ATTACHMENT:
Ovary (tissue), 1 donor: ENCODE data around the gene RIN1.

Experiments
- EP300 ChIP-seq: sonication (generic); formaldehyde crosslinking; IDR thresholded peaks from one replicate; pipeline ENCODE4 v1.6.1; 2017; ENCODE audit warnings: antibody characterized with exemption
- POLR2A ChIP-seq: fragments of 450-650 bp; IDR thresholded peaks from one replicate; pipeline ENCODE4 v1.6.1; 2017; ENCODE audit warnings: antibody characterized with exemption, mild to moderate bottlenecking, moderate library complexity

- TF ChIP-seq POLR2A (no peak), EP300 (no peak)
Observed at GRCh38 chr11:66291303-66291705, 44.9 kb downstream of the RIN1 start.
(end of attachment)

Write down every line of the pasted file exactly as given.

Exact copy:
Ovary (tissue), 1 donor: ENCODE data around the gene RIN1.

Experiments
- EP300 ChIP-seq: sonication (generic); formaldehyde crosslinking; IDR thresholded peaks from one replicate; pipeline ENCODE4 v1.6.1; 2017; ENCODE audit warnings: antibody characterized with exemption
- POLR2A ChIP-seq: fragments of 450-650 bp; IDR thresholded peaks from one replicate; pipeline ENCODE4 v1.6.1; 2017; ENCODE audit warnings: antibody characterized with exemption, mild to moderate bottlenecking, moderate library complexity

- TF ChIP-seq POLR2A (no peak), EP300 (no peak)
Observed at GRCh38 chr11:66291303-66291705, 44.9 kb downstream of the RIN1 start.